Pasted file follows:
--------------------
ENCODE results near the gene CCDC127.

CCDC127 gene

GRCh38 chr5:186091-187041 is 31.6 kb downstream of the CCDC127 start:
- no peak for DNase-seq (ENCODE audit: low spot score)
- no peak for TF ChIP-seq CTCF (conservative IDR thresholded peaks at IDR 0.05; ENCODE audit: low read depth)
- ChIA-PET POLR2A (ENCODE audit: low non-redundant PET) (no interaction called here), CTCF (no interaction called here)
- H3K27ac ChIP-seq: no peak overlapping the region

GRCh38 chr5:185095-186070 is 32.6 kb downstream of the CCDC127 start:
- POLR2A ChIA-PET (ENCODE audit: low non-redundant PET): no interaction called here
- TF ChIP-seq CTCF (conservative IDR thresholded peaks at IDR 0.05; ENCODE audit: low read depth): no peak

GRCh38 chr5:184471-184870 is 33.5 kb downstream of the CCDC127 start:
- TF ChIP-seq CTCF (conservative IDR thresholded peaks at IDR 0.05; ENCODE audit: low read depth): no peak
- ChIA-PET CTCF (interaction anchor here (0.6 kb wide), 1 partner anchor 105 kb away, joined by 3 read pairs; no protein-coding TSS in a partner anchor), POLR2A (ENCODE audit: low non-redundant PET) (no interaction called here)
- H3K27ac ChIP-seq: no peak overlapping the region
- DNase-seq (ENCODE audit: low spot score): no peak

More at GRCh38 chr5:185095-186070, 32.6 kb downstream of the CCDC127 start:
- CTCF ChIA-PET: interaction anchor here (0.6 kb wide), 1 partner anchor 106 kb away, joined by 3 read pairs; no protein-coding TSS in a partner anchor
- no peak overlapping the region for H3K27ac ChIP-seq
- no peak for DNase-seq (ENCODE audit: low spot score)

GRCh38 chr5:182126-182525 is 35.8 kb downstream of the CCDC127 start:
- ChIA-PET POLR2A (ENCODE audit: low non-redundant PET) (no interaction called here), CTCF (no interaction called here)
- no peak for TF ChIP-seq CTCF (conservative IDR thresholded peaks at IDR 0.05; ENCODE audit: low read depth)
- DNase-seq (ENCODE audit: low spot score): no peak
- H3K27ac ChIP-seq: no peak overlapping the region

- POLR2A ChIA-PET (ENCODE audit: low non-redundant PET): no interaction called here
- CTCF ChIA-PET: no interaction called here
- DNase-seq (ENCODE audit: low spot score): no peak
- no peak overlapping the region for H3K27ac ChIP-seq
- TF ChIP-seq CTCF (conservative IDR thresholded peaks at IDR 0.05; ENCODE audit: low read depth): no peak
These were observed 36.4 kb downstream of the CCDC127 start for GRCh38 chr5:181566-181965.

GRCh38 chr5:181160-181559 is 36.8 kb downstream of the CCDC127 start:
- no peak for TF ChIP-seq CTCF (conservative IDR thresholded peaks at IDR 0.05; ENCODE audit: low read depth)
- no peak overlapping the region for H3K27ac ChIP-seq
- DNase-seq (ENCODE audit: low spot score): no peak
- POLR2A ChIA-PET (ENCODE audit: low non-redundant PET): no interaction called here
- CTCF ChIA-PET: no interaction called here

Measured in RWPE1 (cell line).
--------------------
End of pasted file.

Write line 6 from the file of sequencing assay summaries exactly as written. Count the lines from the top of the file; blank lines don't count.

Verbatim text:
- ChIA-PET POLR2A (ENCODE audit: low non-redundant PET) (no interaction called here), CTCF (no interaction called here)